The satisfaction is derived from the build-up and the finality of it all! Do you really have no sense of context? Do you really .... just not get it?

Obvious, really....

Blue boy johnson

August 26th, 2010 at 9:55 PM ^

Your statement will be factually incorrect as soon as a Big Ten title game is played, that is the other side of the coin, the dreamy sentimentalist don't want to admit

The placement of the game at the end of the season had a profound effect on its significance. Because it was the last game, it was the final test, the deciding moment! It was when all the cards were on the table and everything was coming down to a sequence of events, and you know they were gonna play their guts out because it was all they had left!


August 26th, 2010 at 10:23 PM ^

+1 for the conan reference.  the devil is not in the details on this.  it's really painfully obvious isn't it.  context is the crux.  

after all, what is best in life?

To crush your enemies, see them driven before you, and to hear the lamentation of their women. 


August 26th, 2010 at 3:23 PM ^

MGoPoints - The way to get back at someone who disagrees with you or makes a rationale statement.

MGoPoints - Our motto is: Benefitting people who follow the crowd.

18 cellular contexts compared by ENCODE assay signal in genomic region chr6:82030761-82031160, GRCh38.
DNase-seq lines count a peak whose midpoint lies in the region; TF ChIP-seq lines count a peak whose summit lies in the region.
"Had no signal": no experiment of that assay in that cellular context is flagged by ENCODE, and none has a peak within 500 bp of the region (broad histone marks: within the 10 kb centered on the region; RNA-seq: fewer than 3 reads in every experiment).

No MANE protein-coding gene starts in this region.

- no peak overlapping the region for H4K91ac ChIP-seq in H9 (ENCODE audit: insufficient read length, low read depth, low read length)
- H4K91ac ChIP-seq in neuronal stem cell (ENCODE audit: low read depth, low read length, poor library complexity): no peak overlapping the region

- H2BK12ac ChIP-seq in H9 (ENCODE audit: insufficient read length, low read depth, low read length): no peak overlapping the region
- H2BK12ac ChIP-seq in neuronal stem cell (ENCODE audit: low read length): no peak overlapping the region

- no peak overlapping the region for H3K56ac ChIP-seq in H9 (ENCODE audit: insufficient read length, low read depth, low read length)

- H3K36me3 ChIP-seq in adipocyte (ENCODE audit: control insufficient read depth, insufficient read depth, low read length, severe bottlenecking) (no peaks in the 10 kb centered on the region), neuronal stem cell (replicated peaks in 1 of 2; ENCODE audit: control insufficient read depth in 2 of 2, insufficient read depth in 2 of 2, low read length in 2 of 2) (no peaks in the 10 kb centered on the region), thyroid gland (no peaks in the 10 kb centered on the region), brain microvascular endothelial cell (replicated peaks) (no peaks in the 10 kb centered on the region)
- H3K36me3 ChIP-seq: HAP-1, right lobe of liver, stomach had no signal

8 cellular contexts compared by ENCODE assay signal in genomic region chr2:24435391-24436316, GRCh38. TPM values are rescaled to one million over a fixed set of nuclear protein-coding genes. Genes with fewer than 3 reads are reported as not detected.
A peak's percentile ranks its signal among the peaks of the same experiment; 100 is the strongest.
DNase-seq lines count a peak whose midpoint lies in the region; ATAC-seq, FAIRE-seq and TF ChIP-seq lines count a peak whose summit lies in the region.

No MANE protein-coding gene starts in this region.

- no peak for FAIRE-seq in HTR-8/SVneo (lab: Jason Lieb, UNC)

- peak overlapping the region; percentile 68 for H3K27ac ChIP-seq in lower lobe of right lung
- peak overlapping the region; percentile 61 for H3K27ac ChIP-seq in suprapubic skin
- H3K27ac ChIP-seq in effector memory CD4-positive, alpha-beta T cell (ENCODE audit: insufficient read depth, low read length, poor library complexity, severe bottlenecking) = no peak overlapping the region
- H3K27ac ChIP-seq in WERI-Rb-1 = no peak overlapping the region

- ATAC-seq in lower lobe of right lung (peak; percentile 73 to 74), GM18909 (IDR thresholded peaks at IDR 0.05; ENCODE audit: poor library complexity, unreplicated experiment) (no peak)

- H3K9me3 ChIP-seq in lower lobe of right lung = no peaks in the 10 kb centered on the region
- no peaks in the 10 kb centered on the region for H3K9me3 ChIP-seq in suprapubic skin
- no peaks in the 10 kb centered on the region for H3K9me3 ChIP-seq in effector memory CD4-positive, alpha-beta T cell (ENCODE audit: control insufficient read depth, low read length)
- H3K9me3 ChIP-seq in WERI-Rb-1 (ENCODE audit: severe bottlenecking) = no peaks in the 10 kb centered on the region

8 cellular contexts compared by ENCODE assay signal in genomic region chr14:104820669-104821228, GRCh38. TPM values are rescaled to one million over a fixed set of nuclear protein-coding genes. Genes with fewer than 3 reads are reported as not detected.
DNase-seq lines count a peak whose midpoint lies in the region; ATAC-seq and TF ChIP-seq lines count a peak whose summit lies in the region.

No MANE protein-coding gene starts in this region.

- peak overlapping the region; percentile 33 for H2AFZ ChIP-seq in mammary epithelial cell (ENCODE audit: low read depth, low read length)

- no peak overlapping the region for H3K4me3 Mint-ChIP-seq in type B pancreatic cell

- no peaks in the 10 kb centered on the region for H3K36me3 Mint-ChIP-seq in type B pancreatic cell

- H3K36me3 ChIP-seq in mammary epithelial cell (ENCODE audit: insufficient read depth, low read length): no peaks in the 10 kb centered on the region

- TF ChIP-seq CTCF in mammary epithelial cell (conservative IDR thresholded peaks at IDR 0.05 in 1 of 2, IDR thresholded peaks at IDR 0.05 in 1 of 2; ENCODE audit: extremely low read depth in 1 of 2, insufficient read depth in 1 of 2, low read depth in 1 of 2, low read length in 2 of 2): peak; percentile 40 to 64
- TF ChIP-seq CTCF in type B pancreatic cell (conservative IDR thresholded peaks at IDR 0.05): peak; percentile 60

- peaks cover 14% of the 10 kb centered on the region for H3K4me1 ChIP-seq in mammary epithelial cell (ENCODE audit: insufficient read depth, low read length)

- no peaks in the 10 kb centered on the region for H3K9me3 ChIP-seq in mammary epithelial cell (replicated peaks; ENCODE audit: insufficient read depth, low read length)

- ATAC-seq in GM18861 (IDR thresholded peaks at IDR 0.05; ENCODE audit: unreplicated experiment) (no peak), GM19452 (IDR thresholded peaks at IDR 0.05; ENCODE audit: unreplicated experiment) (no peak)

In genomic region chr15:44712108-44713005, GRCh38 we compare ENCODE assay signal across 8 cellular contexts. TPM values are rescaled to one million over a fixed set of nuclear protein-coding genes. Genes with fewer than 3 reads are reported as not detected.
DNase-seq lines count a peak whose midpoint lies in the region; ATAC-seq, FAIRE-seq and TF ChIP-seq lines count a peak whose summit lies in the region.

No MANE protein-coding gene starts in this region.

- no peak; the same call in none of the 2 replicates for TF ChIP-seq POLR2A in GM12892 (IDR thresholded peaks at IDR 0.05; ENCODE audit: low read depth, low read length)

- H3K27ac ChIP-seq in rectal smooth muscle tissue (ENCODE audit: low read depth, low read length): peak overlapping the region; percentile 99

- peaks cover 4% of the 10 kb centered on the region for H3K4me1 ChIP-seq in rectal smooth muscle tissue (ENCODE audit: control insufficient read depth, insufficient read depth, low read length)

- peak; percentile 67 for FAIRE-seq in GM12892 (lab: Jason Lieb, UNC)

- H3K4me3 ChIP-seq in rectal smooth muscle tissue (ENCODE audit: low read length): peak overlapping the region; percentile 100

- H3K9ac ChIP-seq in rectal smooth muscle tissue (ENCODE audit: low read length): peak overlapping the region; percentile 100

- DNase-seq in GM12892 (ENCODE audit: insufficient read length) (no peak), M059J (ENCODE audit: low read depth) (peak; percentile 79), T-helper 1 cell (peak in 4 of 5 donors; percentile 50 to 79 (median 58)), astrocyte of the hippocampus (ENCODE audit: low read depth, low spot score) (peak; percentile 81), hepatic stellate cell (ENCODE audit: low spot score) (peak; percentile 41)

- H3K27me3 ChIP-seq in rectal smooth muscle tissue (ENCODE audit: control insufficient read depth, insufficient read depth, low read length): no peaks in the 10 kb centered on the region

I agree with the idea of keeping the game as it is.  I hate the idea of playing in the middle of October.  I hate that Michigan-OSU's sacredness will be diminished.  I hate that we won't get to experience a cool, late-November game ending our seasons.  I hate that the conference realignment has caused all of this.  But, whining about it isn't going to get anywhere.  Writing MSC isn't going to get anywhere.  Threatening not to donate money to Michigan isn't going to get anywhere.  People are overreacting and coming across sounding like whiners.  Go ahead and Neg Neg Neg me.  MGoPoints are so pointless because they only benefit you if you follow the crowd or make some idiotic statement that others think is funny.


August 26th, 2010 at 3:32 PM ^

We are the customer.  It's the league's job to keep us satisfied.  We have every right to complain and they have every obligation to listen.  And they should, because if the Game becomes watered down by this idiotic move, then even when we do meet for our once-a-decade rematch, its value will be diminished.    


August 26th, 2010 at 3:25 PM ^

I don't understand how he could be so dense:

"If you split teams, whether it's Purdue and Indiana or Illinois and Northwestern or Michigan-Ohio State or Nebraska and Penn State, if you split them, they can both go [to the championship game]," Delany said. "If you don't split them, only one can go."

Exactly - if you don't split them, only one team can get what it wants every year. So you are going to make it possible for am OSU fan to say, "It's okay if we lose to U-M in game 4 of the 9 Big Ten games. We can still make the championship and play our way into the BCS."

I don't understand. Is the payoff of a U-M - OSU Big Ten Championship Game so high that it outweighs the risk of steadily-declining seasonal revenue from The Game?